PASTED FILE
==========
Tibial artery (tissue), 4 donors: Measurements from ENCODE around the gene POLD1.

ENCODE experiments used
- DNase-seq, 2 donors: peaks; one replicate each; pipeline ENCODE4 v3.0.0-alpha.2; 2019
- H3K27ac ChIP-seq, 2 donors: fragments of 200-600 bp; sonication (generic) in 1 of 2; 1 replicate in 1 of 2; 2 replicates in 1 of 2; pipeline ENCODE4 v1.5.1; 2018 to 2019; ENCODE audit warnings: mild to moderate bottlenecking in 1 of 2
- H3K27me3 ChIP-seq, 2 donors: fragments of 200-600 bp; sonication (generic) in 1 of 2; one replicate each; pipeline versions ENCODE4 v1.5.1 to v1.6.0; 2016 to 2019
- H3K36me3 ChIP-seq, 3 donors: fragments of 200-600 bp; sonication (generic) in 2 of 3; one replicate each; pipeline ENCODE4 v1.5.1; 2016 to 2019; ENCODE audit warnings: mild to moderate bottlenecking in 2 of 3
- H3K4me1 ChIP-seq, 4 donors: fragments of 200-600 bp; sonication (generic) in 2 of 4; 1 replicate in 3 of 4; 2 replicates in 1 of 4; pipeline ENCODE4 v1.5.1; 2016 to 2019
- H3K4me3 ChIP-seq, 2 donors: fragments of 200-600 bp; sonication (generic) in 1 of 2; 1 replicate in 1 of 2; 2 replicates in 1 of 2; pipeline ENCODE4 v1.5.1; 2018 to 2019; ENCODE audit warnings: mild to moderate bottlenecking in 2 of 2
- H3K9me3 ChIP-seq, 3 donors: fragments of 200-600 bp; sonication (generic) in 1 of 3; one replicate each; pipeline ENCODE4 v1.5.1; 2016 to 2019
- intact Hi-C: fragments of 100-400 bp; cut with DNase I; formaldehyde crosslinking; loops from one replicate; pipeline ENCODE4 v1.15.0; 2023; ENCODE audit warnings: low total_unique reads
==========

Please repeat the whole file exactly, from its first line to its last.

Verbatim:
Tibial artery (tissue), 4 donors: Measurements from ENCODE around the gene POLD1.

ENCODE experiments used
- DNase-seq, 2 donors: peaks; one replicate each; pipeline ENCODE4 v3.0.0-alpha.2; 2019
- H3K27ac ChIP-seq, 2 donors: fragments of 200-600 bp; sonication (generic) in 1 of 2; 1 replicate in 1 of 2; 2 replicates in 1 of 2; pipeline ENCODE4 v1.5.1; 2018 to 2019; ENCODE audit warnings: mild to moderate bottlenecking in 1 of 2
- H3K27me3 ChIP-seq, 2 donors: fragments of 200-600 bp; sonication (generic) in 1 of 2; one replicate each; pipeline versions ENCODE4 v1.5.1 to v1.6.0; 2016 to 2019
- H3K36me3 ChIP-seq, 3 donors: fragments of 200-600 bp; sonication (generic) in 2 of 3; one replicate each; pipeline ENCODE4 v1.5.1; 2016 to 2019; ENCODE audit warnings: mild to moderate bottlenecking in 2 of 3
- H3K4me1 ChIP-seq, 4 donors: fragments of 200-600 bp; sonication (generic) in 2 of 4; 1 replicate in 3 of 4; 2 replicates in 1 of 4; pipeline ENCODE4 v1.5.1; 2016 to 2019
- H3K4me3 ChIP-seq, 2 donors: fragments of 200-600 bp; sonication (generic) in 1 of 2; 1 replicate in 1 of 2; 2 replicates in 1 of 2; pipeline ENCODE4 v1.5.1; 2018 to 2019; ENCODE audit warnings: mild to moderate bottlenecking in 2 of 2
- H3K9me3 ChIP-seq, 3 donors: fragments of 200-600 bp; sonication (generic) in 1 of 3; one replicate each; pipeline ENCODE4 v1.5.1; 2016 to 2019
- intact Hi-C: fragments of 100-400 bp; cut with DNase I; formaldehyde crosslinking; loops from one replicate; pipeline ENCODE4 v1.15.0; 2023; ENCODE audit warnings: low total_unique reads